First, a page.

Kate Lester CEO and founder of Diamond Logistics and Hilary Whitney, co-founder of artisan drinks brand Sacred Spirits, have a fireside chat as part of IMHX Connect’s 2021 retail agenda.
Kate Lester (KL): So, talk to us about the Sacred Spirit story. What was the idea behind producing this vital product?
Hilary Whitney (HW): I started the company in 2008. My husband worked in finance at that point, and I’m a journalist. Thanks to the crash of 2008, he was out of a job and I was also looking for something new.
Ian was always interested in distillation, he studied science at university. He also had an interest in alcohol, as he collected Bordeaux wines. And he is from London, so he thought it’d be really nice to make a product that was from London. So, we decided on gin.
Now, there’s so many gins around, it seems like an obvious choice, but that wasn’t the case in 2009. How we’re different to other gin distillers is that we use vacuum distillation which means it’s distilled at a much lower temperature. This makes it fresh and smooth. This process was also one which we could do in our house. We distilled in our house until 2019, now we have a distillery in Highgate.
KL: And that’s the incredible part of your start-up story, your home distillation. Our relationship actually started around September 2020, which was part of your scale-up story really.
At that point you were more orientated towards retail, bars and restaurants.
HW: Retail was very important, as were bars and restaurants. Until the pandemic came, and we saw bars, restaurants and shops close. So the online part of Sacred Spirits became very important.
When we first started selling online in late 2008 it was my job to pack up all the orders and take them to the Post Office. I mean, more or less what Diamond now do for us. But I didn’t do it half as well, or with as much care.
One Christmas you could not get in our hallway because it was filled with packages. I went to the post office so often that when it wasn’t busy, they’d ask if I’d like a coffee!
KL: I think that’s the point where you have to look at what parts of the business your talents are properly utilised for, and I imagine that was when you first considered the outsourcing of elements of your business?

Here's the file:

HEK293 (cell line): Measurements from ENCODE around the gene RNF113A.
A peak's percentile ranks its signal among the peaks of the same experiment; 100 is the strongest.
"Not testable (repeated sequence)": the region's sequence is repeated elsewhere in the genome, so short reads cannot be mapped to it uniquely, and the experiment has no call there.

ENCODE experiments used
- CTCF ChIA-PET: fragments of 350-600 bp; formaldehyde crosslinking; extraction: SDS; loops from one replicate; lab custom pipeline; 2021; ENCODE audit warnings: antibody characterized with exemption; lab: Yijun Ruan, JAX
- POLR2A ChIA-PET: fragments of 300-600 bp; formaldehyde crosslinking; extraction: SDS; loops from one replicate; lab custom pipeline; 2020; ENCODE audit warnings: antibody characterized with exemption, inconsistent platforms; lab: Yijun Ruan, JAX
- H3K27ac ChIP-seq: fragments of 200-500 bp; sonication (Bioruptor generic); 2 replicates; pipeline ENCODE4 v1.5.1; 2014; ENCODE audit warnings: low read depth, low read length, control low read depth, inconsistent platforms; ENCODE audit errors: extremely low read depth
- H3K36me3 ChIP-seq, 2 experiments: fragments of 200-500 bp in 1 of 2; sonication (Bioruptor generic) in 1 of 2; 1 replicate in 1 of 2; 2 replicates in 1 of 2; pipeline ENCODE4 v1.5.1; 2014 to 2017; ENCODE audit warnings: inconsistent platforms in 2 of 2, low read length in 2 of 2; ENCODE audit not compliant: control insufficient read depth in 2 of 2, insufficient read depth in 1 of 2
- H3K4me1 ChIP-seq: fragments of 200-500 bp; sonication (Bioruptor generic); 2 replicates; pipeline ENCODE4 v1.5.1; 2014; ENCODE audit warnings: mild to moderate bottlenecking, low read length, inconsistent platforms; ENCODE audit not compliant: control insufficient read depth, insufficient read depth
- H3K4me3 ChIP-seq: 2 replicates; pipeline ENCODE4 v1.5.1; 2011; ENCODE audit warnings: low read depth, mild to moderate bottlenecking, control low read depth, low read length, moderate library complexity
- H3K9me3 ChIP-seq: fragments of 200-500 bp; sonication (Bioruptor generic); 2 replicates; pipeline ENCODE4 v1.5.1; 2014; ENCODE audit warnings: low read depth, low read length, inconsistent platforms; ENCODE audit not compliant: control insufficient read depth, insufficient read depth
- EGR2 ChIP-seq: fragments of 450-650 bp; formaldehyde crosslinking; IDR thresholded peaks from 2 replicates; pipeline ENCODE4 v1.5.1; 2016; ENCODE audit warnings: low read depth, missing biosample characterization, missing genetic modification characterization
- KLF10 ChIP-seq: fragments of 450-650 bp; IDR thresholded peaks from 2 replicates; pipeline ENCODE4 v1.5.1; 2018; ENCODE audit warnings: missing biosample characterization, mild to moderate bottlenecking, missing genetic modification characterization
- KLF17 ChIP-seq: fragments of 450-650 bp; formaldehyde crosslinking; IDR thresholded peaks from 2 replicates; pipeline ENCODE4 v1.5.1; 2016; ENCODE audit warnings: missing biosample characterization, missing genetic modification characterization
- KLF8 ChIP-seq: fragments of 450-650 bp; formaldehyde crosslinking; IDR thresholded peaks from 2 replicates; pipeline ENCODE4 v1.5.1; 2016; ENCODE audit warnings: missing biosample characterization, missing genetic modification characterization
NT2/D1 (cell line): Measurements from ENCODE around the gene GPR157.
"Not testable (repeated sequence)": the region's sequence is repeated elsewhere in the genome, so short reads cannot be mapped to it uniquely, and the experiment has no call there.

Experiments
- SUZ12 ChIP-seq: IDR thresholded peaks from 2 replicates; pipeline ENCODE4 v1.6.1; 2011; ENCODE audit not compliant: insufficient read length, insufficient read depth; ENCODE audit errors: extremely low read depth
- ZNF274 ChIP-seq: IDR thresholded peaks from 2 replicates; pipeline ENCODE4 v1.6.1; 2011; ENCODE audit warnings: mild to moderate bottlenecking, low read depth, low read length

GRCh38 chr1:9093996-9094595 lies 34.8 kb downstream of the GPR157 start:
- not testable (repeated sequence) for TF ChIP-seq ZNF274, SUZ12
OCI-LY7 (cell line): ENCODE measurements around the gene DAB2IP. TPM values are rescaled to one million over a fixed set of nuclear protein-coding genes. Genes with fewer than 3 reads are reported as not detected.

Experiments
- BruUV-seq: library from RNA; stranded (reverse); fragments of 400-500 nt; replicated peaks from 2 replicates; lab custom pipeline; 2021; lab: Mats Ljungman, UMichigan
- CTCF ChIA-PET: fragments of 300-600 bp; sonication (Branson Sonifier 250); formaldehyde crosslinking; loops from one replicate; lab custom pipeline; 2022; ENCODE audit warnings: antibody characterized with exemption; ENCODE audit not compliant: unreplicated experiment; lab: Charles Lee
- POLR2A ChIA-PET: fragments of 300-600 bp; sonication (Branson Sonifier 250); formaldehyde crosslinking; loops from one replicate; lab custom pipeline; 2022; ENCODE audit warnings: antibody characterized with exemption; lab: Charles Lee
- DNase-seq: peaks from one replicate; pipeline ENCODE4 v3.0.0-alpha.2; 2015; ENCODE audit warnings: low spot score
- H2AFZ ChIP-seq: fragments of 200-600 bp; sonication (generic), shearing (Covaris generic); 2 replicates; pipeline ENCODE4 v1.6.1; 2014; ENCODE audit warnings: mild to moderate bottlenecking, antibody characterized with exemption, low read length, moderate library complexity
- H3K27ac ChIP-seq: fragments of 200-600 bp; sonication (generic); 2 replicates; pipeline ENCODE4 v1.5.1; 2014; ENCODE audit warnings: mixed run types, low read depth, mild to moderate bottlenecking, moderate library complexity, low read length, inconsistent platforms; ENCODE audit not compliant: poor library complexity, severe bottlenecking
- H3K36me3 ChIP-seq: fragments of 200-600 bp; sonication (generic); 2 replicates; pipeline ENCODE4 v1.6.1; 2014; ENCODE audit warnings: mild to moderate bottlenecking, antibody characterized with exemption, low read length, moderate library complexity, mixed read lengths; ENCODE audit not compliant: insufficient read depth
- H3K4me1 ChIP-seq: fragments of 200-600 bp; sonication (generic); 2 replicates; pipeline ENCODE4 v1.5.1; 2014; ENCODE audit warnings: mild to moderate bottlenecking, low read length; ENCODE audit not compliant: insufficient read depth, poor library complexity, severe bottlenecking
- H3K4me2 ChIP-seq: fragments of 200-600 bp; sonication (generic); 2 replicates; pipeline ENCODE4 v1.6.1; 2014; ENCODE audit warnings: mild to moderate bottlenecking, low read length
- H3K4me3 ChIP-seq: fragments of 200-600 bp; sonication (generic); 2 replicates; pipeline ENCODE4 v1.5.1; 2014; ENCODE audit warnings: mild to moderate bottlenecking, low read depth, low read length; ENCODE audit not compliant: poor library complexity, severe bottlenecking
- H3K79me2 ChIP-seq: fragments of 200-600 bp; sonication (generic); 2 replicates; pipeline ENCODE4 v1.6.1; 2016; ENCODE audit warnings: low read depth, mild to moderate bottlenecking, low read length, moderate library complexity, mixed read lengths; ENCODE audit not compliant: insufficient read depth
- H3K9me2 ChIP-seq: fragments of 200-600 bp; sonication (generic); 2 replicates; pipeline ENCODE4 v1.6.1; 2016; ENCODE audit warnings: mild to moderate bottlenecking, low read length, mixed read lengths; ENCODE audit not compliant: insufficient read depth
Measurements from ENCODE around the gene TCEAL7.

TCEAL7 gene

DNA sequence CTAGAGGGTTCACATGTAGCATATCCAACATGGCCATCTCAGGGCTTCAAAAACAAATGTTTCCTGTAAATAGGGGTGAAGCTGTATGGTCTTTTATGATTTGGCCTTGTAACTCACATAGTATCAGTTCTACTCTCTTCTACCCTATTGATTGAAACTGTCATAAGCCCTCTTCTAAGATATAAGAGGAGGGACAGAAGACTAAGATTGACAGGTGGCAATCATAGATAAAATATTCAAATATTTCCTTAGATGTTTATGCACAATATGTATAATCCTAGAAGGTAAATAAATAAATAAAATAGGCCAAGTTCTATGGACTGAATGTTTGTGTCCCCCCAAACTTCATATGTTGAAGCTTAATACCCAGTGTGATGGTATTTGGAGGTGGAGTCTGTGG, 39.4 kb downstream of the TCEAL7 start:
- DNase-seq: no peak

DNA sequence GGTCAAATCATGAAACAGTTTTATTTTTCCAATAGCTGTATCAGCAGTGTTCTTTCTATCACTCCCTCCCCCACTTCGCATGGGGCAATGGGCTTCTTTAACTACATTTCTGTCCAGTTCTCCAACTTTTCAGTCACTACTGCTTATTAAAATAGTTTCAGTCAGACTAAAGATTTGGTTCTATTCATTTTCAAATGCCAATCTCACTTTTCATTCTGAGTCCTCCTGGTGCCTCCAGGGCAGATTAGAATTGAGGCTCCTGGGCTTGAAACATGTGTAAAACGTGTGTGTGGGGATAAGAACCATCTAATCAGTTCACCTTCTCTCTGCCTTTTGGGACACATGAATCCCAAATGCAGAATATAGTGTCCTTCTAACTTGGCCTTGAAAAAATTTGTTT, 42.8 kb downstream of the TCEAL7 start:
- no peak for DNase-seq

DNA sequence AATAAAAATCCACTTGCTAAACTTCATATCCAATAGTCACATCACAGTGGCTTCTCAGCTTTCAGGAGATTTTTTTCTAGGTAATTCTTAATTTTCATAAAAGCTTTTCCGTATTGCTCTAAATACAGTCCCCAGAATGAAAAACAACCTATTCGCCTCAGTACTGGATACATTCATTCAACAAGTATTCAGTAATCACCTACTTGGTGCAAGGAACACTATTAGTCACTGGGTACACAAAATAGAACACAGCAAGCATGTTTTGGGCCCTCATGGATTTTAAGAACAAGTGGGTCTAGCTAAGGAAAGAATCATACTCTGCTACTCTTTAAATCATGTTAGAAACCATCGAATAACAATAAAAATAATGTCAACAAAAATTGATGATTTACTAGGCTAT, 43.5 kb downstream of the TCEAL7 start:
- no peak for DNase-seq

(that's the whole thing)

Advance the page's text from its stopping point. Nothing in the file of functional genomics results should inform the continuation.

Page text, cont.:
HW: Yes I couldn’t do anything more, I was meant to be doing press and customer service, all kinds of things. Ian and I were just doing everything. You wear many hats!
KL: When your time is finite, you’ve pretty much got to choose the areas that you’re going to be focusing on and outsource the rest. We weren’t your first fulfilment centre were we?
HW: No. We did use another one and we really liked them but unfortunately it was difficult to keep track of what stock we had.
KL: Why is the visibility of stock so important to your business?
HW: You need to be aware of stock levels, especially at Christmas, because you’re sending products out constantly and there are different promotions in place. That was a challenge with our former logistics partner.
Also, it’s difficult to send a single parcel of alcohol abroad. We never quite worked out how to do it. If you have a good fulfilment centre, like Diamond, they arrange all that for you. (See Diamond’s guide to alcohol fulfilment here)
KL: So what has our technology done for you? In terms of integration with your online platforms and visibility of stock?
HW: It’s been really good. Stock controls are very important, and if a customer calls asking where their parcel is, it’s easy for us to track it and notify them.
Although we’re growing, we’re still quite small, so people expect a personal service on the phone. It’s really important that our logistics company can deliver that.